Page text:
But that is the direction they (& we) are heading since violence for any reason is seen as something regrettable at best.

All is not lost however.USC students tackled a person waving a gun around at a party (h/t Of Arms & the Law):

"Students wrested a gun away from a University of Southern California student who had been asked to leave an off-campus party after threatening a young woman, police said Tuesday."

In California of all places students realized resistance to an armed person was not futile.

In 1940 & 1941 England was very concerned about an invasion by Nazi Germany. But because of recent losses of equipment & arms at Dunkirk they were woefully ill prepared to fend off an attacker. Never the less they were determined to resist despite being inadequately armed. Two sentences strike me from that period & both can be found in the “Other Defensive Measures” section on the Wikipedia page about British anti-invasion measures during ww2. The first was in a publication by the Ministry of Information informing the citizenry of what was expected of it should an invasion come.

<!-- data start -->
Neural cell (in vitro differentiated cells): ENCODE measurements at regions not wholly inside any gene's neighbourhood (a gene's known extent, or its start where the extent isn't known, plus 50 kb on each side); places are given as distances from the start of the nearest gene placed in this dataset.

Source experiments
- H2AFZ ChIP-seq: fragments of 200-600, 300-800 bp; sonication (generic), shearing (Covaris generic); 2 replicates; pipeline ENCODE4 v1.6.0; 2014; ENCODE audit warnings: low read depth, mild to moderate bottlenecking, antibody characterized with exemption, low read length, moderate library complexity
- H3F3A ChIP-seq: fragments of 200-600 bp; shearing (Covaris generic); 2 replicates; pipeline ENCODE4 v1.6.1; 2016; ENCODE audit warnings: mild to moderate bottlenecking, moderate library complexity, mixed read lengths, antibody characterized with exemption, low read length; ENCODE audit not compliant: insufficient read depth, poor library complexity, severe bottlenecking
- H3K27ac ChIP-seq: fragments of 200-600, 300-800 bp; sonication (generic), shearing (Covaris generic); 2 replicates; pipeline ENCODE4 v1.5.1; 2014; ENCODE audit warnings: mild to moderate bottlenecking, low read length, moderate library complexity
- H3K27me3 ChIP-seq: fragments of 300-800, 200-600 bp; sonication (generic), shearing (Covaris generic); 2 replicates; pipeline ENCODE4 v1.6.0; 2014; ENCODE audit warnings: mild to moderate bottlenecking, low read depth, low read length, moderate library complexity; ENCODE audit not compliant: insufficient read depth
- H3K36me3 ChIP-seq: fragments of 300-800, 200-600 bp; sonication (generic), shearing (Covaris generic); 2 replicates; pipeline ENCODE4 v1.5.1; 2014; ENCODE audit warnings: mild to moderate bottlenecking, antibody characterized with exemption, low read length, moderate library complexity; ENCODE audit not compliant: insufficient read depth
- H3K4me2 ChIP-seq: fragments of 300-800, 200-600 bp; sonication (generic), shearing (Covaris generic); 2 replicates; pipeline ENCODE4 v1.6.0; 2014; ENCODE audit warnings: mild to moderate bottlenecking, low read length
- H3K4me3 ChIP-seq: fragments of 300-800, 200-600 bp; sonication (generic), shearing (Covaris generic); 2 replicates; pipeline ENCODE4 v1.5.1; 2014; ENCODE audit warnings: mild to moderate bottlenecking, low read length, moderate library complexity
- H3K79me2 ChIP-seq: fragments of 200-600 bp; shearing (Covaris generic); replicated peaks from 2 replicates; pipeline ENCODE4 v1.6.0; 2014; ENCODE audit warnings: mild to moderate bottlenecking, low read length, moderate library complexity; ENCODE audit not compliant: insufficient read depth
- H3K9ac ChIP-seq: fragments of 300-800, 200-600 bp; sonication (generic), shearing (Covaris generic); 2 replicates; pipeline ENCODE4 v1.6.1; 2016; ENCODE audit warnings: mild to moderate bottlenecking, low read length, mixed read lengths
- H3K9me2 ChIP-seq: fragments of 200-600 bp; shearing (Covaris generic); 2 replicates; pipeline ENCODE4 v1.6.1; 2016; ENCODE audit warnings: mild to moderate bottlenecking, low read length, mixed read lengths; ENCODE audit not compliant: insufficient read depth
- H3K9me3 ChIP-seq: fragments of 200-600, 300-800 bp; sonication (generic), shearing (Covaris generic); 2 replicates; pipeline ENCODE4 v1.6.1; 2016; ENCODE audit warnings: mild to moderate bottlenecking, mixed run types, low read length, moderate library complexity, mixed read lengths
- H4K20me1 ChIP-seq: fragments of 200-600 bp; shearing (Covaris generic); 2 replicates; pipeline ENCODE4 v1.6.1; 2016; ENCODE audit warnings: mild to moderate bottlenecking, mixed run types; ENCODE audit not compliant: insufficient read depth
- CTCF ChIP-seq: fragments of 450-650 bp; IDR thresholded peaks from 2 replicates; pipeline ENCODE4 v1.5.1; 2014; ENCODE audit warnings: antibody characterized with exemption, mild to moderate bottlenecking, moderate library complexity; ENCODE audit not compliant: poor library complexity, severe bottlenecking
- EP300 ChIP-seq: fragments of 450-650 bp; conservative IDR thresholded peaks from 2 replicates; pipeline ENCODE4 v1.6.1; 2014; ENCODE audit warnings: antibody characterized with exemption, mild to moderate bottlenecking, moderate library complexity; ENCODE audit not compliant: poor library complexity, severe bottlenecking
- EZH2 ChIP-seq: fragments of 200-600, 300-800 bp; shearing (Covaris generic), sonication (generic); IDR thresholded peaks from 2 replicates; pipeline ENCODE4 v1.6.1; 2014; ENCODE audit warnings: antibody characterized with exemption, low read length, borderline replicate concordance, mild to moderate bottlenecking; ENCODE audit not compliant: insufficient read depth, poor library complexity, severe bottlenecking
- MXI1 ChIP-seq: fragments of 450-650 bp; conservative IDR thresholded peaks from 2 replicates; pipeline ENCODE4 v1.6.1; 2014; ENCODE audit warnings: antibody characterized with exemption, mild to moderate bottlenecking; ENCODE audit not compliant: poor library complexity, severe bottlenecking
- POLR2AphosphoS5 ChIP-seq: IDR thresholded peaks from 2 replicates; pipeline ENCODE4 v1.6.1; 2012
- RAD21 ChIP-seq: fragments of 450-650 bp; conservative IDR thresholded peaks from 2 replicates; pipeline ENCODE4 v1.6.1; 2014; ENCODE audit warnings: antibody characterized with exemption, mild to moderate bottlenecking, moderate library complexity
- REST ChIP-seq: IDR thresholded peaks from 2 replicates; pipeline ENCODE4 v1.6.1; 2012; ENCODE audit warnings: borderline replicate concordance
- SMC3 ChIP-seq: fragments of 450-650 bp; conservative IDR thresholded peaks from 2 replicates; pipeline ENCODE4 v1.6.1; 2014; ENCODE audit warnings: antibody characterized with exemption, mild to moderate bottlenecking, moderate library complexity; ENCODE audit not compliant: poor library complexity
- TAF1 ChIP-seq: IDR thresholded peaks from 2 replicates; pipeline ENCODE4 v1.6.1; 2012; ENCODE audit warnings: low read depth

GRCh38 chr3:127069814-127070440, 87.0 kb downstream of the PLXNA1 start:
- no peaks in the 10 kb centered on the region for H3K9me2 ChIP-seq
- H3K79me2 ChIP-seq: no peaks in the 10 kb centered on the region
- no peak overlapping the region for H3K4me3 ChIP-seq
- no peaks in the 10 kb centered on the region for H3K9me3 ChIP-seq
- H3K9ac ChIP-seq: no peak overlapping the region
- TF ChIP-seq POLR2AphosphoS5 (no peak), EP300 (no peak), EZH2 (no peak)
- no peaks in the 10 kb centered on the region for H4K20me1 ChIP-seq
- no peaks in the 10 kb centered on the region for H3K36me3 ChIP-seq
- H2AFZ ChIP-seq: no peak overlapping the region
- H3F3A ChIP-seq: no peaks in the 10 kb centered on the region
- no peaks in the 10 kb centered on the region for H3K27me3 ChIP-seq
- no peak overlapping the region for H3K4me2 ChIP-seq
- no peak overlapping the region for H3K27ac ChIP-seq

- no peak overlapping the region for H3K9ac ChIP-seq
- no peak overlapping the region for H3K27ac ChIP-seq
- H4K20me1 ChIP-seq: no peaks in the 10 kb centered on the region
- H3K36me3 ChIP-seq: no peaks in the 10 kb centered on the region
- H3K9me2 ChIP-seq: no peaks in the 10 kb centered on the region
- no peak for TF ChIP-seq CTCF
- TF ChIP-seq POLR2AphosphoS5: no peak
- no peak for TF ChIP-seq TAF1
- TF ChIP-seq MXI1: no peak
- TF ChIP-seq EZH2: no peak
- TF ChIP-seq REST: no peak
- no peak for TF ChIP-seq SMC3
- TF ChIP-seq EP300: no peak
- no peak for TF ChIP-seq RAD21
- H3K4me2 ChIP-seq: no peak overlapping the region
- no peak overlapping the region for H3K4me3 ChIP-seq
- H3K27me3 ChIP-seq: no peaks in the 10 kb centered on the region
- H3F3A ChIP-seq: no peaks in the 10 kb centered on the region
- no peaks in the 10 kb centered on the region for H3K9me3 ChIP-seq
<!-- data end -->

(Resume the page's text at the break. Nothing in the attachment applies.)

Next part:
The second was from Churchill himself.

”He also later recorded how he intended to use the slogan ‘You can always take one with you.”